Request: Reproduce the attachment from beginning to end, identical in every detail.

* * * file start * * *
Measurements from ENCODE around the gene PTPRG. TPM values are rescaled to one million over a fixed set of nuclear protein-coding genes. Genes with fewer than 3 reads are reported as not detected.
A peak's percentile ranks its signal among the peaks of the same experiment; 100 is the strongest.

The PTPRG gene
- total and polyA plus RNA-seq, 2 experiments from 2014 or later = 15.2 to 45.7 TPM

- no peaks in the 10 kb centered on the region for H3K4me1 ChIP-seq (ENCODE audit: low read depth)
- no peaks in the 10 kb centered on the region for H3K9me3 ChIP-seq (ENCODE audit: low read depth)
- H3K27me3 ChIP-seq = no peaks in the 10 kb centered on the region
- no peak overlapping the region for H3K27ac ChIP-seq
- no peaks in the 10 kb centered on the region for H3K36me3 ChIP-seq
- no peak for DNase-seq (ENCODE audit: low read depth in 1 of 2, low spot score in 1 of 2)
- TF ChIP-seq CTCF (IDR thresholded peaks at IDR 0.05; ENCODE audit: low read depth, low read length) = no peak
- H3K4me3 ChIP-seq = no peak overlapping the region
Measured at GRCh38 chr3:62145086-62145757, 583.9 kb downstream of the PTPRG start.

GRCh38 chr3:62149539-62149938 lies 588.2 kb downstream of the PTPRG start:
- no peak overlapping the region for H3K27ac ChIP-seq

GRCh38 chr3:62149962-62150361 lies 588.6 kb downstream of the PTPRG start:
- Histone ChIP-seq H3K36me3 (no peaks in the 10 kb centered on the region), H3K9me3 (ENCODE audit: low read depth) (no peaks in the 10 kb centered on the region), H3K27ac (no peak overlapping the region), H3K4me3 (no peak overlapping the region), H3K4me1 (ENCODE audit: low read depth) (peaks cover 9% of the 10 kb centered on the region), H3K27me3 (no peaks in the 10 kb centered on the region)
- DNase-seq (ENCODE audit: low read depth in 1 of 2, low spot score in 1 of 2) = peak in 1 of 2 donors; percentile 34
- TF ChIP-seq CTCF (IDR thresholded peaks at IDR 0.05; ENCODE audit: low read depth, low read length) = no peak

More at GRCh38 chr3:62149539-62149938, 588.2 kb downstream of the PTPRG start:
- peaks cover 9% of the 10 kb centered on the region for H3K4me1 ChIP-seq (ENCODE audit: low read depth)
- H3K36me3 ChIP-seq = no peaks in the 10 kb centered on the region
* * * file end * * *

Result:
Measurements from ENCODE around the gene PTPRG. TPM values are rescaled to one million over a fixed set of nuclear protein-coding genes. Genes with fewer than 3 reads are reported as not detected.
A peak's percentile ranks its signal among the peaks of the same experiment; 100 is the strongest.

The PTPRG gene
- total and polyA plus RNA-seq, 2 experiments from 2014 or later = 15.2 to 45.7 TPM

- no peaks in the 10 kb centered on the region for H3K4me1 ChIP-seq (ENCODE audit: low read depth)
- no peaks in the 10 kb centered on the region for H3K9me3 ChIP-seq (ENCODE audit: low read depth)
- H3K27me3 ChIP-seq = no peaks in the 10 kb centered on the region
- no peak overlapping the region for H3K27ac ChIP-seq
- no peaks in the 10 kb centered on the region for H3K36me3 ChIP-seq
- no peak for DNase-seq (ENCODE audit: low read depth in 1 of 2, low spot score in 1 of 2)
- TF ChIP-seq CTCF (IDR thresholded peaks at IDR 0.05; ENCODE audit: low read depth, low read length) = no peak
- H3K4me3 ChIP-seq = no peak overlapping the region
Measured at GRCh38 chr3:62145086-62145757, 583.9 kb downstream of the PTPRG start.

GRCh38 chr3:62149539-62149938 lies 588.2 kb downstream of the PTPRG start:
- no peak overlapping the region for H3K27ac ChIP-seq

GRCh38 chr3:62149962-62150361 lies 588.6 kb downstream of the PTPRG start:
- Histone ChIP-seq H3K36me3 (no peaks in the 10 kb centered on the region), H3K9me3 (ENCODE audit: low read depth) (no peaks in the 10 kb centered on the region), H3K27ac (no peak overlapping the region), H3K4me3 (no peak overlapping the region), H3K4me1 (ENCODE audit: low read depth) (peaks cover 9% of the 10 kb centered on the region), H3K27me3 (no peaks in the 10 kb centered on the region)
- DNase-seq (ENCODE audit: low read depth in 1 of 2, low spot score in 1 of 2) = peak in 1 of 2 donors; percentile 34
- TF ChIP-seq CTCF (IDR thresholded peaks at IDR 0.05; ENCODE audit: low read depth, low read length) = no peak

More at GRCh38 chr3:62149539-62149938, 588.2 kb downstream of the PTPRG start:
- peaks cover 9% of the 10 kb centered on the region for H3K4me1 ChIP-seq (ENCODE audit: low read depth)
- H3K36me3 ChIP-seq = no peaks in the 10 kb centered on the region